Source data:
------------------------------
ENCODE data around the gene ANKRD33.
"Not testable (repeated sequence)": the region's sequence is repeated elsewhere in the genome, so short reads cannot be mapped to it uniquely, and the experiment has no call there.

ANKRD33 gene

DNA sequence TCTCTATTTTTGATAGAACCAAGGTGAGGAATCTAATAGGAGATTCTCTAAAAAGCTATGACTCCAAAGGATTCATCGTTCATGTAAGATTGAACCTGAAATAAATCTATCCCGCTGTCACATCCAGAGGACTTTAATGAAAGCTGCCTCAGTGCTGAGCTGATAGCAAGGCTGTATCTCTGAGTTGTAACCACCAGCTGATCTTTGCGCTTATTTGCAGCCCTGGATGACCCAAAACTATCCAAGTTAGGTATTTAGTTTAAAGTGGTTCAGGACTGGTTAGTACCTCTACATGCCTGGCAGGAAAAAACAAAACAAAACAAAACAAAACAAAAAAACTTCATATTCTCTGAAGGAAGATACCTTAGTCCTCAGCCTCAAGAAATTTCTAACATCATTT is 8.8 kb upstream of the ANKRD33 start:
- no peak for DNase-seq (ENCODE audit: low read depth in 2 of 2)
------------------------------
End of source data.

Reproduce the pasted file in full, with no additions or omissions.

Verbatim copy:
ENCODE data around the gene ANKRD33.
"Not testable (repeated sequence)": the region's sequence is repeated elsewhere in the genome, so short reads cannot be mapped to it uniquely, and the experiment has no call there.

ANKRD33 gene

DNA sequence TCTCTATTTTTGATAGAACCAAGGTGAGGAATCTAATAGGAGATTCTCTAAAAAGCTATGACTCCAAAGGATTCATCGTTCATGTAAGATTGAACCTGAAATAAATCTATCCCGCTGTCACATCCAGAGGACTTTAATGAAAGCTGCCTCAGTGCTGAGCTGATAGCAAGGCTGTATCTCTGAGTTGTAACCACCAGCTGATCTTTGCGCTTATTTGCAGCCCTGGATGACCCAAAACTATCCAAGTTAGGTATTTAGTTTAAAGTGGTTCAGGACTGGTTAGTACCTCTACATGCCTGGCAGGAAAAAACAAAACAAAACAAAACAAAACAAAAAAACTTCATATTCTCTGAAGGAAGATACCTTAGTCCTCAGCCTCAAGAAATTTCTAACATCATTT is 8.8 kb upstream of the ANKRD33 start:
- no peak for DNase-seq (ENCODE audit: low read depth in 2 of 2)